Thursday, May 01, 2014

Bavinck and Berkhof

 Herman Bavinck

In the course of a few of the last posts we have been comparing neo-classical theism or (as I gather it is sometimes called,  ‘perspectival theology’), with classical theism. I have been contrasting some contemporary writers on God with standard writings of the Puritan era, such as John Owen and Stephen Charnock. Some may gain the impression  that this way of thinking about  God was merely a hobby of Puritanism which has died out, along with goose-quill pens and the Window Tax. So I thought, taking a bit of a breather,  and keeping our attention on the Reformed tradition, that we should look at more recent thinkers, Herman Bavinck and Louis Berkhof. We'll find their outlook pretty similar to the older writers.  Though what you get from the Puritans, Charnock in particular, besides the usual Puritan practice of drawing applications from even the most recondite discussions, are expressions of a kind of ‘restrained ecstasy’ when handing these matters. This is rather absent from the more textbookish output of Bavinck and especially Berkhof.


Bavinck discusses the eternality and omnipresence of God as aspects of his immutability. God’s eternality is his immutability with respective creaturely time and change, his omnipresence his immutability with respect to creaturely space, discussing immutability earlier.

So what does he say about divine immutability?

While immutable in himself, he nevertheless, as it were, lives the life of his creatures and participates in all their changing states. Scripture necessarily speaks of God in anthropomorphic language. Yet, however anthropomorphic its language, it at the same time prohibits us from positing any change in God himself. There is change around, about and outside of him, and there is change in people’s relations to him, but there is no change in God himself….In other words, though he himself is absolute being, God can give to transient being a distinct existence of their own. (Reformed Dogmatics II. 158)

Your might think that references to God as one who 'lives the life of his creatures and participates in all their changing states' is pretty Frameish. But as he continues it is clear that in Bavinck's view God does not change as we change. Hence the reference to anthropomorphism. Bavinck discusses the biblical view as occupying the mean between deism and pantheism. That view, as he sees it, is that eternity – changelessness – is part of God’s substance. God is not eternally static, however, but eternally active, but not activity that is recognised by change – as with creatures – but active in his essence.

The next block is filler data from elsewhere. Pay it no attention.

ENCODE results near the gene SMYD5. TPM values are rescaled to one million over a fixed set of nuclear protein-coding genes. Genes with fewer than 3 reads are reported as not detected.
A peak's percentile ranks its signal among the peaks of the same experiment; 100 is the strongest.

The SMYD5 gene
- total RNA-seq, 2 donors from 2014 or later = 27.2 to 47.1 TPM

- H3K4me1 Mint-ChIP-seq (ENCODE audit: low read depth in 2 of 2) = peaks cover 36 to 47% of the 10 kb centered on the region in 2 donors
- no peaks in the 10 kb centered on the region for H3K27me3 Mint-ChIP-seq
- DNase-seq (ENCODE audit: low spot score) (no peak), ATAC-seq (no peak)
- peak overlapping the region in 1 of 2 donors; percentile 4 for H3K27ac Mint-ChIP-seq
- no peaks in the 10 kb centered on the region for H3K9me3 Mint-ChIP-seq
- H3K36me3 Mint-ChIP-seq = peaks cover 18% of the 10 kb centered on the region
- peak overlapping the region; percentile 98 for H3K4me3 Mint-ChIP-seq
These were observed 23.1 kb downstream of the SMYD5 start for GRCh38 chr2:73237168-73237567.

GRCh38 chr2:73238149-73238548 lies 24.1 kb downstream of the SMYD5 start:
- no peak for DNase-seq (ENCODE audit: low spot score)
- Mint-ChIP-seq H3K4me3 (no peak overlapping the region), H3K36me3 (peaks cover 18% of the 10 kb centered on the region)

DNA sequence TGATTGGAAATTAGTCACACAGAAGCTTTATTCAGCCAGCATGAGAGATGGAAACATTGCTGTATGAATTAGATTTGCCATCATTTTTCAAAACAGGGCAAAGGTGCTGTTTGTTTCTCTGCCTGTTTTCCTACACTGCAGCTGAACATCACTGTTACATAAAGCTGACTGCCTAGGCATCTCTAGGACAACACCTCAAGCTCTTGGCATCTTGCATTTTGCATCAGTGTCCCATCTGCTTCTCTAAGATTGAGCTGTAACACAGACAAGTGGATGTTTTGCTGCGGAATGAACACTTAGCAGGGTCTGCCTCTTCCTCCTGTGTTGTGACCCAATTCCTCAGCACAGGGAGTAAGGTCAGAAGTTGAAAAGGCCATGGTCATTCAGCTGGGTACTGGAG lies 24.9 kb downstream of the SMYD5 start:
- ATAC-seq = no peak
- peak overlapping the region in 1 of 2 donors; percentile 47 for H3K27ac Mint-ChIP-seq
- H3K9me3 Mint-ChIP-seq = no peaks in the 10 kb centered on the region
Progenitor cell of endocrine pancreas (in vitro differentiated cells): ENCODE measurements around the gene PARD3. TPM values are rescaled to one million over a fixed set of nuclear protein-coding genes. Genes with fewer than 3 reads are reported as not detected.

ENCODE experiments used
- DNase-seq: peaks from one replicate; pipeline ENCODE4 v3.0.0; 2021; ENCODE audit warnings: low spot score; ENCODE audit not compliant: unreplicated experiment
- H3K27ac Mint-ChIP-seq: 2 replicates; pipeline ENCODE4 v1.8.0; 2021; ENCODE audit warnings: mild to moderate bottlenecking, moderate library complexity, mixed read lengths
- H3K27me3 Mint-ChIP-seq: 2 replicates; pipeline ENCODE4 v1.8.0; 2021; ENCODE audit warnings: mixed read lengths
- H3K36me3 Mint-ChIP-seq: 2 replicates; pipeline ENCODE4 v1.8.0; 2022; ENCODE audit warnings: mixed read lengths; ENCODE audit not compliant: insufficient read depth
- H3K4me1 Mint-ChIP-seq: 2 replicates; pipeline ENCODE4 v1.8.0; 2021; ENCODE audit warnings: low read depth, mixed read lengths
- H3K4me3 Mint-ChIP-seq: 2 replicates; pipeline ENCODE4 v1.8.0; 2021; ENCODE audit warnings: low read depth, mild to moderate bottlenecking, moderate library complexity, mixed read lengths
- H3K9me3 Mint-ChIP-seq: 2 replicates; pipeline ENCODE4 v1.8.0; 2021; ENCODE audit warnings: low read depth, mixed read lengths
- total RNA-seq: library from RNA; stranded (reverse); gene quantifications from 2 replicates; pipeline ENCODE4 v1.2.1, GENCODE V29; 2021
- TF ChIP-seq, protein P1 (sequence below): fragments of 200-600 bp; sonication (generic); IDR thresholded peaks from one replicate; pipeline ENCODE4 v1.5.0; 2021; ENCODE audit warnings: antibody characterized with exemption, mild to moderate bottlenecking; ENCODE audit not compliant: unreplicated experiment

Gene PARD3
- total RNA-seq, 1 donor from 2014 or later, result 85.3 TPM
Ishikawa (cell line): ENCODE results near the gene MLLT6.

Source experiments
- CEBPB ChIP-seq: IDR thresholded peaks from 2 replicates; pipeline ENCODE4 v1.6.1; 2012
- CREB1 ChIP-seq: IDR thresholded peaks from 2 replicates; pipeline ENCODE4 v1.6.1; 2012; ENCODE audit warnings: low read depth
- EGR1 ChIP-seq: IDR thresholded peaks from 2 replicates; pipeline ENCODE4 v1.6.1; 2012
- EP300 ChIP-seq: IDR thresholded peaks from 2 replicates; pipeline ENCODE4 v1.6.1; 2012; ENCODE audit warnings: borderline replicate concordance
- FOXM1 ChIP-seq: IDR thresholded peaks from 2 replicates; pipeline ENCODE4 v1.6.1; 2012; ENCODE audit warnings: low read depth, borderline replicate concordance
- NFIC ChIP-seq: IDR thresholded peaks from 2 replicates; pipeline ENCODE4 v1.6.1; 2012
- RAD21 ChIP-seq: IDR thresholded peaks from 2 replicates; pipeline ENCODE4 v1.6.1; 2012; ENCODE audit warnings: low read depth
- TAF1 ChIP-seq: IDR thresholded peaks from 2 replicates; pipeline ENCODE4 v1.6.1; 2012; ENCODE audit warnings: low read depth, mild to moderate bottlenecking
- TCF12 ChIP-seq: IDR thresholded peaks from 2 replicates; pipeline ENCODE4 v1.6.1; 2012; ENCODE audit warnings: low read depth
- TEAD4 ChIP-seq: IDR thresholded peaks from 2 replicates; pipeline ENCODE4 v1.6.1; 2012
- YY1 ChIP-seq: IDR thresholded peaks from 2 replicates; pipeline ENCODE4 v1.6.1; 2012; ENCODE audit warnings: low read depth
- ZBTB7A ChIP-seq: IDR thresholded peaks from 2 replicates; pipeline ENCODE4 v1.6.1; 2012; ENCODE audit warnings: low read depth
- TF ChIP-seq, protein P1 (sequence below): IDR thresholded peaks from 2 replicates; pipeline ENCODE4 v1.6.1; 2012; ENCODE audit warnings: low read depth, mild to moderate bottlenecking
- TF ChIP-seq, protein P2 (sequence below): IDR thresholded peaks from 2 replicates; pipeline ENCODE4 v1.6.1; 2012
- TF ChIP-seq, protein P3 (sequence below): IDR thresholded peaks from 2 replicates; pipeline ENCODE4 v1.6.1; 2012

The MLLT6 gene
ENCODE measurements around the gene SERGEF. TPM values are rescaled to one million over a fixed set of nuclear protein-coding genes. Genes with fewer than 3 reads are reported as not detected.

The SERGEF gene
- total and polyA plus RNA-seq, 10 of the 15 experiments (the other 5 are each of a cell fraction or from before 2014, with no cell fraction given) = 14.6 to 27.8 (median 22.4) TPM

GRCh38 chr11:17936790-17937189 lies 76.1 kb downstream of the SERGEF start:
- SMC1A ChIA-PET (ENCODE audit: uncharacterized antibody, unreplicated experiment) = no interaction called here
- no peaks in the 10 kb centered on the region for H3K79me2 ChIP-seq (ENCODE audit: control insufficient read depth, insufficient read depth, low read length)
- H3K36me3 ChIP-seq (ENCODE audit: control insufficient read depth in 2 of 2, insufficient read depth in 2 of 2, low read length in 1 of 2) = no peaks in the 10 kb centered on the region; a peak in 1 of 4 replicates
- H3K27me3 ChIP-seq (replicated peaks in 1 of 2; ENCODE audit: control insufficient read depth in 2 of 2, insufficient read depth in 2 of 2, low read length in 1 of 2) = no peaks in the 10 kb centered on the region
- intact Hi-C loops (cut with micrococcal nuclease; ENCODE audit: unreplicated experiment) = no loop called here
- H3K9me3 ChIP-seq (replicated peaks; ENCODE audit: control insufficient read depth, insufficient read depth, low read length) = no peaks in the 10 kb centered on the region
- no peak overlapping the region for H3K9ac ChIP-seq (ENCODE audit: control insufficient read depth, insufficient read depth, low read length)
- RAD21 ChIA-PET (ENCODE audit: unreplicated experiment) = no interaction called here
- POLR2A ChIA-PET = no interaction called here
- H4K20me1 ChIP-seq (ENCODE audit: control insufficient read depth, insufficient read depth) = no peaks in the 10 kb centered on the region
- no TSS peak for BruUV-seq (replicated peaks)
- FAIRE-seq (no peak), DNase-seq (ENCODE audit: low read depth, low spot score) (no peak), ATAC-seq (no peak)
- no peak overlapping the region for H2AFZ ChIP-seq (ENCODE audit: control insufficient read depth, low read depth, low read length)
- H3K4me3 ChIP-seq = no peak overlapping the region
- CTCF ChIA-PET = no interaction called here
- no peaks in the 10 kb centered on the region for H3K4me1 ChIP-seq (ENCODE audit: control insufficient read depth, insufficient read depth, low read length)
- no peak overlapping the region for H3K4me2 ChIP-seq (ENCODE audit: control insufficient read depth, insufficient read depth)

God’s eternity does not stand, abstract and transcendent above time, but is present and immanent in every moment of time. (163)

and more fully is God who by his eternal power sustains time and every  moment with his eternity…hence God maintains a definite relation to time entering in it with his eternity. as well as the succession of all moments. But this fact does not make him temporal, that is, subject to time, measure, or number. He remains eternal and inhabits eternity, but uses time with a view to manifesting his eternal thoughts and perfections. He makes time. (164)

He is interesting also on the divine decree

God’s counsel is….an eternal act of God, eternally completed and eternally ongoing outside of and above time.....the counsel of God is the eternally active will of God, the willing and deciding God himself, not something accidental in God, but one with his being, as his eternally active will. (373)

[T]he one simple and eternal decree of God unfolds itself before our eyes in time in a vast multiplicity that at one and the same time points back to the one decree of God and leads us, humanly speaking to think of many decrees. This kind of language must not be condemned as long as the unity of the decree in God and the inseparable connectedness of all the special decrees is maintained and recognized. (374)

Bavinck shows here our natural creaturely tendency, being in a world of time and change, to think of the one decree of God in multiple terms. Inevitably so. The one eternal decree has innumerable effects. Just as we think  of the one essence in terms of God’s possessing multiple attributes. We must nonetheless discipline our thinking to do justice to the one decree of God.